The Canadian agency responsible for regulating the transportation industry has published a final rule mandating electronic stability control devices on newly built tractors.
Transport Canada published its final rule in The Canada Gazette II on June 14. The agency has previously stated that from 2005 to 2012 an average of 2,810 truck tractor collisions per year included a rollover or loss-of-control event, 819 of which caused injury and 70 of which caused fatalities.
The rule calls for the devices to be installed on all newly built, three-axle truck tractors with a gross vehicle weight in excess of 26,000 pounds (11,793 kgs). The ESC requirements will be phased in for heavy trucks, starting first with three-axle truck tractors, effective Aug. 1, for vehicles manufactured in the U.S. and effective Dec. 14 for tractors in Canada. It is expected to be phased into all targeted truck tractors and motor coaches by Aug. 1, 2019.
Vehicles manufactured prior to enforcement date do not need to be equipped with ESC.
ESCs are designed not only to help prevent rollovers that may occur without the truck striking a curb or other roadside object, but also to mitigate understeer or oversteer conditions that could lead to a loss of control.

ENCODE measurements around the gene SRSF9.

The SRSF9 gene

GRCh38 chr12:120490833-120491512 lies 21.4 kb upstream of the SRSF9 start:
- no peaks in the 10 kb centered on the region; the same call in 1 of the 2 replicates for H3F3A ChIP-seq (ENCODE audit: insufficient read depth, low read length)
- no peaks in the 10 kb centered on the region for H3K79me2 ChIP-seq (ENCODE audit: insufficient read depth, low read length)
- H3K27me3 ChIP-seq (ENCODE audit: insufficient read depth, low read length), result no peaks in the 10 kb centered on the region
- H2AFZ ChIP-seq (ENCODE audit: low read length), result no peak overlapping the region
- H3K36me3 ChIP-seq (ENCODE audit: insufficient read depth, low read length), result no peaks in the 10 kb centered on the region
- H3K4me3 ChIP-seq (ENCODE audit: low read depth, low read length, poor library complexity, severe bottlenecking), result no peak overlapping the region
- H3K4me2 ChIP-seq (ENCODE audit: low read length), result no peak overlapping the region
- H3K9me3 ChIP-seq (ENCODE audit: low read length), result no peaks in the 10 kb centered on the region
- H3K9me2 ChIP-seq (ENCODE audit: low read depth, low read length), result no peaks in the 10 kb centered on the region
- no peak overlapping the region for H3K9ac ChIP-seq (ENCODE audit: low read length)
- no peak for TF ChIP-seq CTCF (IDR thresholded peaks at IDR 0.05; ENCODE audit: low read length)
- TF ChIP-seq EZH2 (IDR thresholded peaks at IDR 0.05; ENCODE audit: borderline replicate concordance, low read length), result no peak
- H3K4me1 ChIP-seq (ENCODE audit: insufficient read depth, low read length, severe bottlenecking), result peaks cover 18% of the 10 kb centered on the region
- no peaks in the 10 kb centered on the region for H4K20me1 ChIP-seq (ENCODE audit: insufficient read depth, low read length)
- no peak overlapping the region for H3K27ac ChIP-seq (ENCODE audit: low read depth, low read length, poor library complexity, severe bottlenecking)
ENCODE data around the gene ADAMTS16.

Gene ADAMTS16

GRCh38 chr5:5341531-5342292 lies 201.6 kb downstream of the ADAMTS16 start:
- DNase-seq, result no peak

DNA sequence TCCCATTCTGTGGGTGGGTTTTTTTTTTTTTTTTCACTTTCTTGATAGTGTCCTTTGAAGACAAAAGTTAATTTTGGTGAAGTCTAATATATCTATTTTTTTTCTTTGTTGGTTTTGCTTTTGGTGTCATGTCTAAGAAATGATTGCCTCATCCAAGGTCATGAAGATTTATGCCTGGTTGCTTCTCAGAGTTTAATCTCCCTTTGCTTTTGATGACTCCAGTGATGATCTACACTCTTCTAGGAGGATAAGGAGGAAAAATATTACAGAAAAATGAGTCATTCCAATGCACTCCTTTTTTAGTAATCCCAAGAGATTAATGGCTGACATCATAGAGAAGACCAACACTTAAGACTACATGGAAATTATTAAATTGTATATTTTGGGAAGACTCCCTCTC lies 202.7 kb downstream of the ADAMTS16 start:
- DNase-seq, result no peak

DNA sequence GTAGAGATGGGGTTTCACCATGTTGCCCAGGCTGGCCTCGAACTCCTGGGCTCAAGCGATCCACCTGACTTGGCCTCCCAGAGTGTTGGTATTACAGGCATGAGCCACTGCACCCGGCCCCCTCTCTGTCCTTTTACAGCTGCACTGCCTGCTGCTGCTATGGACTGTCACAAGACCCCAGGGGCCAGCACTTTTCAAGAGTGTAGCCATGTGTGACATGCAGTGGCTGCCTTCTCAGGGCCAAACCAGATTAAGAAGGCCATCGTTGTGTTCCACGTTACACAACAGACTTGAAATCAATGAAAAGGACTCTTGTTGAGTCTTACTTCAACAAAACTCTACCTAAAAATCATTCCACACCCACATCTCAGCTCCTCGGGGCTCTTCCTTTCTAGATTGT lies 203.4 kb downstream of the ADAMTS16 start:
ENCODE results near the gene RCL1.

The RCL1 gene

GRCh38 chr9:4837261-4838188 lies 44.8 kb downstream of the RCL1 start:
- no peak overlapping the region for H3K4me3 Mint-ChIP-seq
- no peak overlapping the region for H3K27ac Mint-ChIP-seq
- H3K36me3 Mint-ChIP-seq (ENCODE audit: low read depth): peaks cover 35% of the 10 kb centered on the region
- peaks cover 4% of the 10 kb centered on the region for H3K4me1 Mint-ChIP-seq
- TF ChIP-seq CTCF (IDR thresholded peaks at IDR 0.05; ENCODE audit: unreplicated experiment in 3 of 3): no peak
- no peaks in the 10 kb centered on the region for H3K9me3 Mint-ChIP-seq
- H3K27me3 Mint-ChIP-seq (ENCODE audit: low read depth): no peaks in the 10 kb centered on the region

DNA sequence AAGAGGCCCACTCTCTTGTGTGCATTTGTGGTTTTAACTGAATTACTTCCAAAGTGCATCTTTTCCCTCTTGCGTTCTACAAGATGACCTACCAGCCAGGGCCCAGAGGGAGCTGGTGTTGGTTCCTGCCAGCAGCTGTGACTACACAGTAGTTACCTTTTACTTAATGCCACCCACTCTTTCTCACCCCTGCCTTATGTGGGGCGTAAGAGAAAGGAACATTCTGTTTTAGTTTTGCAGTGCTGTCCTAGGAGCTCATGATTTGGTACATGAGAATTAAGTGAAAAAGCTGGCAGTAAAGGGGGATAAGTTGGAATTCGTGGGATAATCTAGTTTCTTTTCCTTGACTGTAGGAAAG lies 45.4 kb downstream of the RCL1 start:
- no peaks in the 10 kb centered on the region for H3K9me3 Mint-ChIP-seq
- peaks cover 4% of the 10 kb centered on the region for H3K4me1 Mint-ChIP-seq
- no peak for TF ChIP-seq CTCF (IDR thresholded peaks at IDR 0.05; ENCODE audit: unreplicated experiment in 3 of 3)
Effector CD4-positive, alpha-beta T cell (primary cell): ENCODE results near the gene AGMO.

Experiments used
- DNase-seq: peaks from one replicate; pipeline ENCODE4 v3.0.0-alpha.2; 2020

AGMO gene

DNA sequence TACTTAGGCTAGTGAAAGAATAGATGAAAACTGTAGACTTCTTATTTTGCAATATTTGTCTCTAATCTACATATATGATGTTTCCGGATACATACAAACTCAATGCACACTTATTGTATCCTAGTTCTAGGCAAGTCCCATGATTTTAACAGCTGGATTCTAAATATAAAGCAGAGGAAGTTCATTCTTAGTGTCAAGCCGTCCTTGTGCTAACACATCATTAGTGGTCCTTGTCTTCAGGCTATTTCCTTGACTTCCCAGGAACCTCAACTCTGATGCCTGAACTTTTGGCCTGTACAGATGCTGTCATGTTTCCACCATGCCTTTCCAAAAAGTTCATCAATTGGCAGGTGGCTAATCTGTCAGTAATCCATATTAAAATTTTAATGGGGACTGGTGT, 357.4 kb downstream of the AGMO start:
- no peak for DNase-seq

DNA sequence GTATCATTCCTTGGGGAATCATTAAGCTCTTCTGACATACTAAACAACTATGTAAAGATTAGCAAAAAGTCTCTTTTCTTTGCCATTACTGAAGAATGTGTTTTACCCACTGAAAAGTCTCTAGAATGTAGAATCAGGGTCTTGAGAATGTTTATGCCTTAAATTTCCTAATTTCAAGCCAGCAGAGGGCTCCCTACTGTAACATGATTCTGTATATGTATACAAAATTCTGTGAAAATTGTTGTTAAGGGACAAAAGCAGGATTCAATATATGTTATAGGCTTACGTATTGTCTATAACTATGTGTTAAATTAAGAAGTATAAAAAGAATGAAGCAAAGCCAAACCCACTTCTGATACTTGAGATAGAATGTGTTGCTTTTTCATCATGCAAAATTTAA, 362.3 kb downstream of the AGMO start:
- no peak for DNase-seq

In its report, Transport Canada estimated that the devices could prevent up to 30 collisions per year involving 2018 vehicles.
The mandate aligns Canadian vehicles with U.S. safety standards, which were published via a final rulemaking by the National Highway Traffic Safety Administration in June 2015. The U.S. rule also calls for electronic stability control systems to be installed on certain new tractors beginning Aug. 1, with the equipment becoming standard on all new heavy trucks and motor coaches by Aug. 1, 2019.
Vehicles manufactured prior to the coming-into-force date need not be equipped with ESC.